During the 104th Congress, senators representing Pacific Northwest states mounted the fourth serious effort to split the United States Court of Appeals for the Ninth Circuit since 1983. The Senate Judiciary Committee approved a bill that would have divided the court; however, the Senate eventually passed a measure which would have created a national study commission to analyze the federal appellate system. This compromise was only one of several study proposals that Congress considered in 1995 and 1996. For example, California Governor Pete Wilson and Ninth Circuit Judge Diarmuid O'Scannlain recommended the establishment of commissions which would have assessed the Ninth Circuit. Nevertheless, Congress ultimately decided neither to authorize a commission that would evaluate the appeals courts nor to bifurcate the Ninth Circuit partly because each action proved to be rather controversial.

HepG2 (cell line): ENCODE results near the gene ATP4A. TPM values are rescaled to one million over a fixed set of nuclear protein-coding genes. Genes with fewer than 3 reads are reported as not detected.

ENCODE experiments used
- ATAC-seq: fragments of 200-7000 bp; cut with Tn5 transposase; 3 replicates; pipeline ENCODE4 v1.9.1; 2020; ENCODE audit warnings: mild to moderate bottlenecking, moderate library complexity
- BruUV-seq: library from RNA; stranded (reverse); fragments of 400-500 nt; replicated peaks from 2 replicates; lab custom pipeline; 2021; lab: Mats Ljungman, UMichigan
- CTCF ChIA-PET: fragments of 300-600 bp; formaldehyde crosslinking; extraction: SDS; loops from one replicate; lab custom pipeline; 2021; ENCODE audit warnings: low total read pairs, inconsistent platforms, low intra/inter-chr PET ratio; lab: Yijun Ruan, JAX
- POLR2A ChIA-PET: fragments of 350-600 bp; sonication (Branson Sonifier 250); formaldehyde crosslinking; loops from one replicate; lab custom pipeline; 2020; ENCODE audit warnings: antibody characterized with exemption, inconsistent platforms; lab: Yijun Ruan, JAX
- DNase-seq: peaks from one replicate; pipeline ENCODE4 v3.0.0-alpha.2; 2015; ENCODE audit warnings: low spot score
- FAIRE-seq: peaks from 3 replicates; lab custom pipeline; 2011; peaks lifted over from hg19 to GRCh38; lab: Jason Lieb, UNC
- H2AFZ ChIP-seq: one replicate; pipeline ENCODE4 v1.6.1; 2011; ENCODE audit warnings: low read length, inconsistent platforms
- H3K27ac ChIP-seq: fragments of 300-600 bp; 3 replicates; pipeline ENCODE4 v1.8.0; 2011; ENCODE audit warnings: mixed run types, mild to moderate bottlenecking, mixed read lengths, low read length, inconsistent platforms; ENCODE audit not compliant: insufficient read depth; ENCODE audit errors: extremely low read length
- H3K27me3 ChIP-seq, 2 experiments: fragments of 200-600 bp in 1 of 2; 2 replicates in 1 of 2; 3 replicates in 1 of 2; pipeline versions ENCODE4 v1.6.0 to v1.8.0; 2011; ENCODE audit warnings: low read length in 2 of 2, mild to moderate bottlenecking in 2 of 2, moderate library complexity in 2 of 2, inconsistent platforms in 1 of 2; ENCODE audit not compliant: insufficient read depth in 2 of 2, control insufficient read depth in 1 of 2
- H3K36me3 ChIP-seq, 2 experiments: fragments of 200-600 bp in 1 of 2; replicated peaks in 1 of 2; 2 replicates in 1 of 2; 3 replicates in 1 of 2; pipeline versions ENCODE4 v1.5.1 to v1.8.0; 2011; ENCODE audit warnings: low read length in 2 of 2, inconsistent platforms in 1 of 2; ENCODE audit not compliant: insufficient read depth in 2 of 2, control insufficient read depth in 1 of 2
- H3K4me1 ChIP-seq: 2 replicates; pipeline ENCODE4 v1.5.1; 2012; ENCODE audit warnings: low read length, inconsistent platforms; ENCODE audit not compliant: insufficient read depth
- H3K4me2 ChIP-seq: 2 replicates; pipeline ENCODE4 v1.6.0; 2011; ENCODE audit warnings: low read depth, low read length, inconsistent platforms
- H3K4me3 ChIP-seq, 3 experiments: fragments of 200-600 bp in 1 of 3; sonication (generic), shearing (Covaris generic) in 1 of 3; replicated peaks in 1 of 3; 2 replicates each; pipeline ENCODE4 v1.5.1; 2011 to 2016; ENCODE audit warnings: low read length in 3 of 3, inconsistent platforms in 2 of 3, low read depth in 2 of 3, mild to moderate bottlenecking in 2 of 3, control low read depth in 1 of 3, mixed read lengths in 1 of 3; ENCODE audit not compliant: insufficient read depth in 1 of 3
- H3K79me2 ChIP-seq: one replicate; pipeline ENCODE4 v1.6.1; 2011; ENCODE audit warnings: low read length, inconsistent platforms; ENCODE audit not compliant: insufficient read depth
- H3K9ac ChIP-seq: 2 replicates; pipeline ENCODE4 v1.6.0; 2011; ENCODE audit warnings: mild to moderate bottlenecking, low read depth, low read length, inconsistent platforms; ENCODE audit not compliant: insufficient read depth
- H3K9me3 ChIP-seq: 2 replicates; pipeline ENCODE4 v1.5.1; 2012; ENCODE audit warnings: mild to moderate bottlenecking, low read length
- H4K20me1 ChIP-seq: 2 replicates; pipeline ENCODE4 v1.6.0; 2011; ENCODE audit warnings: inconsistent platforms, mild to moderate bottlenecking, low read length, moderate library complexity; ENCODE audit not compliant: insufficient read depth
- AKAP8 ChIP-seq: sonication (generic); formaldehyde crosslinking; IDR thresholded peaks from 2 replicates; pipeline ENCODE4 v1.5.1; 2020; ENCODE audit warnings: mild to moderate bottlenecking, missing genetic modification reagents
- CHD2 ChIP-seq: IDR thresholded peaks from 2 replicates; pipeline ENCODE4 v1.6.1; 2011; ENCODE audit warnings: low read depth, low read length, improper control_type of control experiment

Congressional failure to pass legislation which would have created a study commission or which would have split the court during the last two years does not mean that Congress will ignore these possibilities in the future. Indeed, many public officials who participated most actively in considering the study proposals and the circuit's possible division have clearly stated that they intend to have the 105th Congress seriously examine both prospects. The events described above and the difficulties which growing caseloads increasingly pose for the appeals courts suggest that it is an appropriate time to assess recent proposals for studying the appellate system. This essay undertakes that effort. The first section of the paper emphasizes congressional consideration of the Ninth Circuit's potential bifurcation while briefly describing legislative branch examination of appeals courts studies. The second part scrutinizes four study commission proposals which public officials proffered. Finding that these proposals either would have afforded insufficient time for a commission to complete the work envisioned or would have been overly narrow in scope, the third section offers suggestions for a national commission which would analyze the appellate courts.

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